Today, Cummins Inc. announced the development of an engine and powertrain that reduce carbon dioxide (CO2) emissions by as much as 80 percent compared with a baseline gasoline-powered medium-duty truck. The work was jointly funded by Cummins in partnership with the California Energy Commission (CEC).
CO2 is the primary greenhouse gas (GHG) emitted through human activities, accounting for the vast majority of GHG emissions in the United States.
More than 1,000 miles and 1,500 hours have been accumulated on the ETHOS 2.8L engine over the past two-and-a-half years, demonstrating that this technology is capable of far exceeding the 50 percent CO2 emissions reductions outlined in the project’s goals. A final on-road validation testing phase has been underway in the Sacramento, California, area since June and continuing into this month, and is being managed by Cummins Pacific, the exclusive California and Hawaii distributor for Cummins Inc.
“The Cummins ETHOS engine, developed through a research partnership with CEC, clearly demonstrates that by combining innovative engine design and combustion approaches with low-carbon alternative fuels, we can determine a path to significant reductions in greenhouse gas emissions,” said Wayne Eckerle, Cummins Vice President – Research and Technology. “Cummins produces industry-leading emissions-controls technologies and products, and we continue to explore new ways to make our company stronger and our customers more successful, while reducing our environmental footprint. We are very appreciative of the CEC’s funding participation in this important effort.”
The Cummins ETHOS 2.8L is designed specifically to use E-85, a clean-burning blend of 85 percent ethanol and 15 percent gasoline. To take full advantage of the favorable combustion attributes and potential of E-85, the engine operates at diesel-like cylinder pressures and incorporates advanced spark-ignition technology. It delivers the power (up to 250 hp) and peak torque (up to 450 lb-ft) of gasoline and diesel engines nearly twice its 2.8-liter displacement.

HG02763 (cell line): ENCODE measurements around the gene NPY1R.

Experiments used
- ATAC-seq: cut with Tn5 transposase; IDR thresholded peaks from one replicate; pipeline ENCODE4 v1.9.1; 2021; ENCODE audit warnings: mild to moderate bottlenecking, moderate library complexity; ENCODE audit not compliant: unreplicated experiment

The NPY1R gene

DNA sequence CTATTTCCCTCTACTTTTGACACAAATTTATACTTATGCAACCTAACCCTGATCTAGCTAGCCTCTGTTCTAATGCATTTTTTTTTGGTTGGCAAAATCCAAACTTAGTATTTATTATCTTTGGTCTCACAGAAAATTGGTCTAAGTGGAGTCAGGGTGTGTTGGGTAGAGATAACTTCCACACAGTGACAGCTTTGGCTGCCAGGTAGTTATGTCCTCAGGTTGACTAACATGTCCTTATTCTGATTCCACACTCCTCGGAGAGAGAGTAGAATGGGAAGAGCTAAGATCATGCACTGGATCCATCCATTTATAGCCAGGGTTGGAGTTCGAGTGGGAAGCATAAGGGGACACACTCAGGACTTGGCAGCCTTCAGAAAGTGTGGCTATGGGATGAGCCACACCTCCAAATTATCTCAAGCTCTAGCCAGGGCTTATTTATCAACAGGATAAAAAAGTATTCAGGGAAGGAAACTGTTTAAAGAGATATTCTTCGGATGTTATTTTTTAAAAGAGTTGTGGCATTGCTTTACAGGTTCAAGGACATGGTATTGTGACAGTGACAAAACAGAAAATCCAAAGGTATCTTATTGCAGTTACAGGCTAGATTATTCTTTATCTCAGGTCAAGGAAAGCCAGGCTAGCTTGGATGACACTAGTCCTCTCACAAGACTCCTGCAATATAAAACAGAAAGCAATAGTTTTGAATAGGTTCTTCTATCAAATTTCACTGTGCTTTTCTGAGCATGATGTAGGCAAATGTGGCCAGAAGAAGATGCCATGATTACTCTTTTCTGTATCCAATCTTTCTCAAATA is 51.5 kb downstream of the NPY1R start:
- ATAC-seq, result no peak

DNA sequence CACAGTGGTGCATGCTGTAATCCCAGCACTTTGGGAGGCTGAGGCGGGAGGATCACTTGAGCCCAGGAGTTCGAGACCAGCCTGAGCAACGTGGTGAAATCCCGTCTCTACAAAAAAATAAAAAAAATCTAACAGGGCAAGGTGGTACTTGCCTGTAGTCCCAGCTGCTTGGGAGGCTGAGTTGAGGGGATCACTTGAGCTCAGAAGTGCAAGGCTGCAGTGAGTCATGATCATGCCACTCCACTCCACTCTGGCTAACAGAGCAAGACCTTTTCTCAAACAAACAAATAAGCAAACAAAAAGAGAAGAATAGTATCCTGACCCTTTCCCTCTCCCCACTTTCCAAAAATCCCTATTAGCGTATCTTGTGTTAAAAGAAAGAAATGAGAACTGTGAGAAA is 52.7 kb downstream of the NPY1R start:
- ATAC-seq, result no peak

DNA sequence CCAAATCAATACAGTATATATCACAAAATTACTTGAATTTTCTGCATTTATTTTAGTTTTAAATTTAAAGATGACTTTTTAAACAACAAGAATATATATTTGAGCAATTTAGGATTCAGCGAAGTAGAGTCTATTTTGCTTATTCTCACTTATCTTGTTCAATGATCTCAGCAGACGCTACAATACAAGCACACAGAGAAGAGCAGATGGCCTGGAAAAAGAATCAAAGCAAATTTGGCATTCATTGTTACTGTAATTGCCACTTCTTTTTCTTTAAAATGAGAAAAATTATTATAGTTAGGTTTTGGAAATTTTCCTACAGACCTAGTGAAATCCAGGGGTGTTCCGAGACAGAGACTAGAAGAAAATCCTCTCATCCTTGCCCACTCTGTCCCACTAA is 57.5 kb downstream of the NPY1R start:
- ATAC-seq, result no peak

The Cummins ETHOS 2.8L engine also incorporates an integrated stop-start system, which further reduces fuel consumption and emissions. In stop-start mode, the engine shuts down after the vehicle comes to a complete stop and the brake pedal remains depressed. As the driver’s foot is lifted from the brake, the system automatically starts the engine to seamlessly allow acceleration from the stop.
Cummins-integrated specific system controls, along with a robust starter, smart alternator and sensors, are all designed to handle the additional stop-start duty cycle and maintain reliable operation over the life of the engine. Cummins also worked closely with Allison Transmission(R) to integrate the 2000 Series transmission for smooth and efficient stop-start operation. The transmission is equipped with hydraulic circulation features to ensure smooth operation and quick vehicle launch during stop-start driving. Additional partners in the project included Valvoline,(R) which provided NextGen(R) engine oils specifically designed for lower CO2 emissions, and Freightliner Custom Chassis, which provided a prototype MT45 Class 5 step-van vehicle.
Using corn-derived E-85, the high thermal efficiency and power-to-weight ratio of this engine results in 50 to 58 percent lower well-to-wheels CO2 emissions compared with the gasoline engine baseline. Using second-generation lignocellulosic-derived E-85, the powertrain’s efficiency features deliver an impressive 75 to 80 percent lower well-to-wheels CO2 emissions, depending on the drive cycle. Cellulosic E-85 is less intensive in terms of land use, tilling, fertilizing and harvesting than corn-derived E-85. Although not in high-volume production today, cellulosic ethanol represents a promising production pathway for future fuels. This demonstrates that significant reductions in GHG emissions can be achieved with current commercially available E-85 fuels, with even greater potential in the future when cellulosic ethanol technology matures and becomes mainstream.